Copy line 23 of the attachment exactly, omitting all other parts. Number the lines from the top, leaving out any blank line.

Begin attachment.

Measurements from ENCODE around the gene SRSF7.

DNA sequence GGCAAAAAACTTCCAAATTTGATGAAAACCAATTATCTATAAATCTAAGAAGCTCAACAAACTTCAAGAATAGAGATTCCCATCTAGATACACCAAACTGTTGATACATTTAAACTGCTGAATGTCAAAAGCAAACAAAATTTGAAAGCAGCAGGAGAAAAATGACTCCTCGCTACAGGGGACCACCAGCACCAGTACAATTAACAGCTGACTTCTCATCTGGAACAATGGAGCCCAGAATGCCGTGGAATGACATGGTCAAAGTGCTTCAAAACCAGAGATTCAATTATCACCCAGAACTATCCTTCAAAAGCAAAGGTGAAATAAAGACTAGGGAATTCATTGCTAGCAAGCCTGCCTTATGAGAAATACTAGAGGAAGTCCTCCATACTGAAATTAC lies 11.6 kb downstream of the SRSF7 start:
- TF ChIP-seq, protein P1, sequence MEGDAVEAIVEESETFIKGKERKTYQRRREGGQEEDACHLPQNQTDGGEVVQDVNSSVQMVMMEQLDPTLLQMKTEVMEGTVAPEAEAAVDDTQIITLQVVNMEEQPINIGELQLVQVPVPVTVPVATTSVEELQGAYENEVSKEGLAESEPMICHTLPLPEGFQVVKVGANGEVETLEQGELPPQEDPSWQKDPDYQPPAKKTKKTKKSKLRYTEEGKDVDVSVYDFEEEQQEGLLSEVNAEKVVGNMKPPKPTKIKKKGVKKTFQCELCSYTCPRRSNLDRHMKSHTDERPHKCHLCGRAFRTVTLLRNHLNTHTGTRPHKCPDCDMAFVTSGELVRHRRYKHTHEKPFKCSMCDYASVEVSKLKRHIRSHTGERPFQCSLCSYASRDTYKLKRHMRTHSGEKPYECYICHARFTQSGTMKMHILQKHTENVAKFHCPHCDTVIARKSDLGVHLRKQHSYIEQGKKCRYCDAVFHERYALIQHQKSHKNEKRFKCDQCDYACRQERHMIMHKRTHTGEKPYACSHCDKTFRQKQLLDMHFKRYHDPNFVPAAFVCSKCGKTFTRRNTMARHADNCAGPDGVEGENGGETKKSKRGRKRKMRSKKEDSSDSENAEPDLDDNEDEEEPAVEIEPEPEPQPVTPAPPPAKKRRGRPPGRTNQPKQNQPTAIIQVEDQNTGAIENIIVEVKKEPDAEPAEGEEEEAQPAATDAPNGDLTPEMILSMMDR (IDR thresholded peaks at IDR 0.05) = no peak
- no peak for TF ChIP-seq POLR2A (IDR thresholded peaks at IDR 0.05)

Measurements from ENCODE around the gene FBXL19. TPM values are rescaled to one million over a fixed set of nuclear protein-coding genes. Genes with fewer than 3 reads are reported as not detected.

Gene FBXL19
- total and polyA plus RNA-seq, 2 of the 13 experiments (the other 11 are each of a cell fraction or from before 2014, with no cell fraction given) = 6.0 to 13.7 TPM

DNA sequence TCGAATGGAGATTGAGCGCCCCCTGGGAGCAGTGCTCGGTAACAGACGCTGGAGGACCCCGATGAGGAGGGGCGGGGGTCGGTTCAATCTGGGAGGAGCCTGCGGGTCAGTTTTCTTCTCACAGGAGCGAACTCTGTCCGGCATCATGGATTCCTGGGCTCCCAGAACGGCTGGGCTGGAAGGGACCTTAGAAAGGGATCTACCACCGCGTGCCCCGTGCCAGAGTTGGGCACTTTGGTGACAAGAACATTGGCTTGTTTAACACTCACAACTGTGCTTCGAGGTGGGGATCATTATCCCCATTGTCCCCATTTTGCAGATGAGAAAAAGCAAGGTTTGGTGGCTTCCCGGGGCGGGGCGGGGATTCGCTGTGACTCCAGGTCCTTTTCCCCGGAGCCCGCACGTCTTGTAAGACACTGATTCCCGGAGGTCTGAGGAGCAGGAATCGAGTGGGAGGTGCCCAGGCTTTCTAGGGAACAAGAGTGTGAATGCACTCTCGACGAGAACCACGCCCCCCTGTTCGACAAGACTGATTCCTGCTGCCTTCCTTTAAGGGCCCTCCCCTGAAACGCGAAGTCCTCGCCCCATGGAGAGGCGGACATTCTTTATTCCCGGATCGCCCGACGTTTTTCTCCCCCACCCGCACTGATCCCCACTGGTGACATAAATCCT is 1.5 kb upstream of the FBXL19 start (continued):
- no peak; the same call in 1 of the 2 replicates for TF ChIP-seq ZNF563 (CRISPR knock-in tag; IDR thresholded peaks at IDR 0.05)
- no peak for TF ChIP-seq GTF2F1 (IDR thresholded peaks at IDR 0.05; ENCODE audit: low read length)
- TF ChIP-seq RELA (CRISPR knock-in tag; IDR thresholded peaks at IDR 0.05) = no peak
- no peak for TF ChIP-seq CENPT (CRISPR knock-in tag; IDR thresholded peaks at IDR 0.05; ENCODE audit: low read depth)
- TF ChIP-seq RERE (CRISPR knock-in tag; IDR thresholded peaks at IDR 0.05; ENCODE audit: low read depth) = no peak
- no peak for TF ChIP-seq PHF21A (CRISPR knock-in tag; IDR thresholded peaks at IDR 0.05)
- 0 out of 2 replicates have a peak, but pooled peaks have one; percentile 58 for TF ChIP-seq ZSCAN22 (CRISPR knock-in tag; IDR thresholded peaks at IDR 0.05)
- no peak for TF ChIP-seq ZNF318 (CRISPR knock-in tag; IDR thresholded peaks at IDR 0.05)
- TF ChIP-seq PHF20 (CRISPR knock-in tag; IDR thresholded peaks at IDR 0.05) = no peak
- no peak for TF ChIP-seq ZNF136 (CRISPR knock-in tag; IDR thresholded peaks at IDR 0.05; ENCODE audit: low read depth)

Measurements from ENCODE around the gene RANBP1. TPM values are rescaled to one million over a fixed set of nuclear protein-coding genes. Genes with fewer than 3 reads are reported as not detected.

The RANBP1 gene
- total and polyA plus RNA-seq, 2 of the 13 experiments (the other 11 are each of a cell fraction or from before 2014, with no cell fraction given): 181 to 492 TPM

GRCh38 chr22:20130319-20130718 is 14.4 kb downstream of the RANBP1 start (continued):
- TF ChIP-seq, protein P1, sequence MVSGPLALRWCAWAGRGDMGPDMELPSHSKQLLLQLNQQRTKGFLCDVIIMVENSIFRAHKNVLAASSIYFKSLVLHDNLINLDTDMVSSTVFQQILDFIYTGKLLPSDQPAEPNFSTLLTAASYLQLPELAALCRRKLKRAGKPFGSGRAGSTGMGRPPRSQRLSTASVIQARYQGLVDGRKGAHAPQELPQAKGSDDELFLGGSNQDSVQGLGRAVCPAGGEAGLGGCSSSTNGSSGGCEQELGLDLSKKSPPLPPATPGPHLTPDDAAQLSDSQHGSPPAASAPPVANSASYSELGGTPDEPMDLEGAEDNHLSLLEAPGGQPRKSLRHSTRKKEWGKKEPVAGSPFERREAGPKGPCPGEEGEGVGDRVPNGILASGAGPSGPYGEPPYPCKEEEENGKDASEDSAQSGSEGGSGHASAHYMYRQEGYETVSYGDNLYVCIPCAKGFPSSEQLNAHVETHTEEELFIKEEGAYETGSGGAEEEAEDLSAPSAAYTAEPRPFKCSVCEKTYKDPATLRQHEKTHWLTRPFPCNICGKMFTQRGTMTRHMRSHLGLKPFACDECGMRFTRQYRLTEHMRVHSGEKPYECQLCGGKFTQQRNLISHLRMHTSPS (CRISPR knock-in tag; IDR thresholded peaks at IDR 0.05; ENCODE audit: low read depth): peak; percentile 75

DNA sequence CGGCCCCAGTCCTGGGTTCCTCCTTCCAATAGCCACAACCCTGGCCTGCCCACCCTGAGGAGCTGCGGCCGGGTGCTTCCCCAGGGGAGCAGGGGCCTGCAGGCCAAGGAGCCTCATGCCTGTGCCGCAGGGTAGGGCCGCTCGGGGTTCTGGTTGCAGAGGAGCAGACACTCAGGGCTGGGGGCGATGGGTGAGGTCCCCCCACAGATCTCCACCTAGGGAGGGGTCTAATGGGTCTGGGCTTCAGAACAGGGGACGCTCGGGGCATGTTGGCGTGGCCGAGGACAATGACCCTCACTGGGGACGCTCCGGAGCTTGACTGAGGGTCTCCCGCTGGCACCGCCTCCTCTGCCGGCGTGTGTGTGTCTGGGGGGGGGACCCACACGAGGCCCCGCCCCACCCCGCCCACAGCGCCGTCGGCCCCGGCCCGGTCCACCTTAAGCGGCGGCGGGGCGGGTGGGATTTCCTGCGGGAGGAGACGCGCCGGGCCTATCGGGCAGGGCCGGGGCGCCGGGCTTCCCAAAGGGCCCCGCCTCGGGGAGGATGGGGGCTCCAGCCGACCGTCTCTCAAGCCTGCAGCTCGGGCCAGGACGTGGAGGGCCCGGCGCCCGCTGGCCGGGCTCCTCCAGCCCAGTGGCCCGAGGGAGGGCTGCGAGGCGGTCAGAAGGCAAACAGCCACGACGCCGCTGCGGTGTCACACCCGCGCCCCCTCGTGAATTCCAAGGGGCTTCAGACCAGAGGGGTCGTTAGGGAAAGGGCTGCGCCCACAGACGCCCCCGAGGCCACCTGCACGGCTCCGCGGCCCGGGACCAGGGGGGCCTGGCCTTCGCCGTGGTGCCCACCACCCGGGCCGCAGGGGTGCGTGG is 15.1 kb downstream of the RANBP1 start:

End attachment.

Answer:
- TF ChIP-seq, protein P1, sequence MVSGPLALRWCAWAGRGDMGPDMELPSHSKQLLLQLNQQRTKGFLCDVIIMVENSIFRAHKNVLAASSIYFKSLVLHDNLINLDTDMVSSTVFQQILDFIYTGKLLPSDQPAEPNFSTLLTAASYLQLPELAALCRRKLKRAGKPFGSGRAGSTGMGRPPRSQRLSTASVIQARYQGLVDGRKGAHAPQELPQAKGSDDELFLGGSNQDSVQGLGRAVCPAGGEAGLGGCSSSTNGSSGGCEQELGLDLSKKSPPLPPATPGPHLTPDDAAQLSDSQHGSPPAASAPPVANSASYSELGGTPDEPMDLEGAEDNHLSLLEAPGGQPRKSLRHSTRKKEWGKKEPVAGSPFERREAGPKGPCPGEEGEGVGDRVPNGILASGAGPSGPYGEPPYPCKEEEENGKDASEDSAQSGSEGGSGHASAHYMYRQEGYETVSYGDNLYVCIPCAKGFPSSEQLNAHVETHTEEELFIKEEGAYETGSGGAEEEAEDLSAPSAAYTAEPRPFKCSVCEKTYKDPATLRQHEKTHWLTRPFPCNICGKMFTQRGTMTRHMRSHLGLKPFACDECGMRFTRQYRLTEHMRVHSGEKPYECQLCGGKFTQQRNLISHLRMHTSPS (CRISPR knock-in tag; IDR thresholded peaks at IDR 0.05; ENCODE audit: low read depth): peak; percentile 75